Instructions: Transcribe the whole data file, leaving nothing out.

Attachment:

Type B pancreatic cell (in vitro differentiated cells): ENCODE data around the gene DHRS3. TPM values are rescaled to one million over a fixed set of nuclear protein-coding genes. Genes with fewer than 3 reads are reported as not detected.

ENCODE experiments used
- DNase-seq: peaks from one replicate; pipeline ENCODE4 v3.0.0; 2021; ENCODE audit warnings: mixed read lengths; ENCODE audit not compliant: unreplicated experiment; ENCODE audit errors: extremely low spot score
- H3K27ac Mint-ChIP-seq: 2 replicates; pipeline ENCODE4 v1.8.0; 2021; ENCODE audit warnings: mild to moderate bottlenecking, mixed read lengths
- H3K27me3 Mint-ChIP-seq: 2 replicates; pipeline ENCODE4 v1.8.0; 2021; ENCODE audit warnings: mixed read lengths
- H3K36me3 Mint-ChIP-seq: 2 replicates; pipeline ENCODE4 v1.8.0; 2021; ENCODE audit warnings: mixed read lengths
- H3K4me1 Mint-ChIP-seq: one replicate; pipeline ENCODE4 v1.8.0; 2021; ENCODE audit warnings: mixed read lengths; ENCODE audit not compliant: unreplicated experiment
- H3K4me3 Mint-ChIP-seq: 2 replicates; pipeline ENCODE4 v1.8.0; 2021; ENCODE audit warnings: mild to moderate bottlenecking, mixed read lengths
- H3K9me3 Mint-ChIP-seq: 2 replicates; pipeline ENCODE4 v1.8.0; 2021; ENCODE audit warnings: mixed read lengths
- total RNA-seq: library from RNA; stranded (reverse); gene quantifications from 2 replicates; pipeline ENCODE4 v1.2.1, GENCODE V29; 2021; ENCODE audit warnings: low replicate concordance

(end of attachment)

Type B pancreatic cell (in vitro differentiated cells): ENCODE data around the gene DHRS3. TPM values are rescaled to one million over a fixed set of nuclear protein-coding genes. Genes with fewer than 3 reads are reported as not detected.

ENCODE experiments used
- DNase-seq: peaks from one replicate; pipeline ENCODE4 v3.0.0; 2021; ENCODE audit warnings: mixed read lengths; ENCODE audit not compliant: unreplicated experiment; ENCODE audit errors: extremely low spot score
- H3K27ac Mint-ChIP-seq: 2 replicates; pipeline ENCODE4 v1.8.0; 2021; ENCODE audit warnings: mild to moderate bottlenecking, mixed read lengths
- H3K27me3 Mint-ChIP-seq: 2 replicates; pipeline ENCODE4 v1.8.0; 2021; ENCODE audit warnings: mixed read lengths
- H3K36me3 Mint-ChIP-seq: 2 replicates; pipeline ENCODE4 v1.8.0; 2021; ENCODE audit warnings: mixed read lengths
- H3K4me1 Mint-ChIP-seq: one replicate; pipeline ENCODE4 v1.8.0; 2021; ENCODE audit warnings: mixed read lengths; ENCODE audit not compliant: unreplicated experiment
- H3K4me3 Mint-ChIP-seq: 2 replicates; pipeline ENCODE4 v1.8.0; 2021; ENCODE audit warnings: mild to moderate bottlenecking, mixed read lengths
- H3K9me3 Mint-ChIP-seq: 2 replicates; pipeline ENCODE4 v1.8.0; 2021; ENCODE audit warnings: mixed read lengths
- total RNA-seq: library from RNA; stranded (reverse); gene quantifications from 2 replicates; pipeline ENCODE4 v1.2.1, GENCODE V29; 2021; ENCODE audit warnings: low replicate concordance